The X-Files are open again, the much-anticipated, six-part miniseries having premiered Sunday on Fox. But despite having pulled in a huge viewership — early projections have the audience at some 13.5 million people — not everyone was happy with the reunion of FBI agents Fox Mulder (played by David Duchovny) and Dana Scully (played by Gillian Anderson). Some fans were willing to overlook flaws in the reprise, content with just having the show back.
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"Did the new X-Files have issues?" one fan tweeted. "Absolutely. Did any of them hamper my enjoyment? Not a one. I'm in!"
Others were less forgiving.
Reviews didn't go that far, but many felt the show's return to be lackluster. In the first installment of the X-Files revival, former investigative power couple Mulder and Scully have split, the first factor that prompted Kaly Soto of the New York Times to label the reboot's premiere "unsatisfying." Throughout the show's nine-year run, the agents' chemistry kept fans hooked. In the 2008 movie, X-Files: I Want to Believe, Mulder and Scully were together and even had a child. Unfortunately, the partnership has dissolved in the eight-year interim.
Their attraction hasn't evaporated, though, but was buried under unwieldy exchanges in this first episode. "There are entire scenes of 'My Struggle' where the dialogue feels clunky and out of sync with not just our memories of the show's greatness, but the way real people in the real world talk to each other," Indiewire's Liz Shannon Miller wrote.
And then, Mulder's trademark conspiracy theories seem to have lost their charm: As Soto wtrote, they no longer sound "rebelliously romantic." Rather, they strike the viewer as "a piece with the frenzied and feverish age in which we now live."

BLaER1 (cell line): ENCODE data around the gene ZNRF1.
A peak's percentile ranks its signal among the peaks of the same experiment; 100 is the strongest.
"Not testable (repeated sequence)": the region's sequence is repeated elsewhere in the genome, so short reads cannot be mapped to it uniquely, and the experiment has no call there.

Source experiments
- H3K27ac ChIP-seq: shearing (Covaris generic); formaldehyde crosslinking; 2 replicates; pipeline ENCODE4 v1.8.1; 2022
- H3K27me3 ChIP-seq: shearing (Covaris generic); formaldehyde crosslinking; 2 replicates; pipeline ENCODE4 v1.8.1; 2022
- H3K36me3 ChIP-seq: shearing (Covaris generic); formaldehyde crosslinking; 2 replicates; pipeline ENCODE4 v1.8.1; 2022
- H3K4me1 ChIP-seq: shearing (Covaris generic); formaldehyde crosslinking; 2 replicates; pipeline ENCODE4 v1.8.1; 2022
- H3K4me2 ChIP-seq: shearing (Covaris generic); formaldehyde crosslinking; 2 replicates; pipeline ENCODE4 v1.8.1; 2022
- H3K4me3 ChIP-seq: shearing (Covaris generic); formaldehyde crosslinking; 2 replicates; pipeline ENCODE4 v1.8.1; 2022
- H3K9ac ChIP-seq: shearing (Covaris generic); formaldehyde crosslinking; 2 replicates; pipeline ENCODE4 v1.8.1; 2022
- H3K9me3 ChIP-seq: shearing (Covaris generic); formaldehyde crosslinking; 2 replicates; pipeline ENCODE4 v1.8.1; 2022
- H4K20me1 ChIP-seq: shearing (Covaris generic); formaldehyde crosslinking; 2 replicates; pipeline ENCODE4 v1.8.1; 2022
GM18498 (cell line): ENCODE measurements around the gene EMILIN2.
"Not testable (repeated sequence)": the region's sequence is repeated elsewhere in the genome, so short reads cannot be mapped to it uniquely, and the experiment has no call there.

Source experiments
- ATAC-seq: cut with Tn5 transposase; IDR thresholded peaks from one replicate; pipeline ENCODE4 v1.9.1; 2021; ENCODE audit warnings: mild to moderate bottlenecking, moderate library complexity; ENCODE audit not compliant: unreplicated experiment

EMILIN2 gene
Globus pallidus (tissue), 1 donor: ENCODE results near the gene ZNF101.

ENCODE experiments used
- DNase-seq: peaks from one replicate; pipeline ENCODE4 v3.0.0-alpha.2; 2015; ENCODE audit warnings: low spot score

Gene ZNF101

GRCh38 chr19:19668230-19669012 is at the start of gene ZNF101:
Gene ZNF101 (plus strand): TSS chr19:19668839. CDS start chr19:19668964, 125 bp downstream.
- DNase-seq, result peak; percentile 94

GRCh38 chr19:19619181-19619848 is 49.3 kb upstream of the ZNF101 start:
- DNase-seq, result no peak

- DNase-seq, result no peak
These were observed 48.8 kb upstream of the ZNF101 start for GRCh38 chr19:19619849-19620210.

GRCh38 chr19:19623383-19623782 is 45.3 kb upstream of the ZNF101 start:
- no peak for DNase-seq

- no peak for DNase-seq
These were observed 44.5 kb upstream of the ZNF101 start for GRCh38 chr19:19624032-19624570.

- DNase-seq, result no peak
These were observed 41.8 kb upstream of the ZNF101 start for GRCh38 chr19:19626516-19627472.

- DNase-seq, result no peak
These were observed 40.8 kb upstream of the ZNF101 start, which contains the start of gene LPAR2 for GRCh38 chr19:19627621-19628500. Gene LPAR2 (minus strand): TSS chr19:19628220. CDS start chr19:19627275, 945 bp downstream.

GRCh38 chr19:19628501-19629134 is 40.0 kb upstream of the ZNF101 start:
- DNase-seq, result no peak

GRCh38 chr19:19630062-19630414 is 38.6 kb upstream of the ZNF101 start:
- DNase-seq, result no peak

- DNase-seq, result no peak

The show opens with extended ruminations on Mulder's latest, less-than-compelling theory: What if humans had been behind alien abductions all along, Mulder wonders in a lengthy spiel — which Laura Bradley at Slate called "a seriously confusing snooze-fest" — and what if these dastardly few have been using their fellow man as guinea pigs for the testing of alien DNA, under the instruction of the U.S. government? This is a surprising tack to take for a man who spent the show's nine seasons digging deep into the truth that aliens were out there. In Soto's words, it was "one of the many, many frayed threads wrapped throughout this episode."
But it means that Mulder and Scully are together again, at least in a professional sense. However, their awkward communication, coupled with an untenable plot line, meant the revival fell short for many viewers. According to Variety's Brian Lowry, "The harsh truth in here is that it's as if creator Chris Carter and his collaborators have forgotten what people liked about the show."
Again, though, there seem to have been enough crowd-pleasers to keep viewers happy.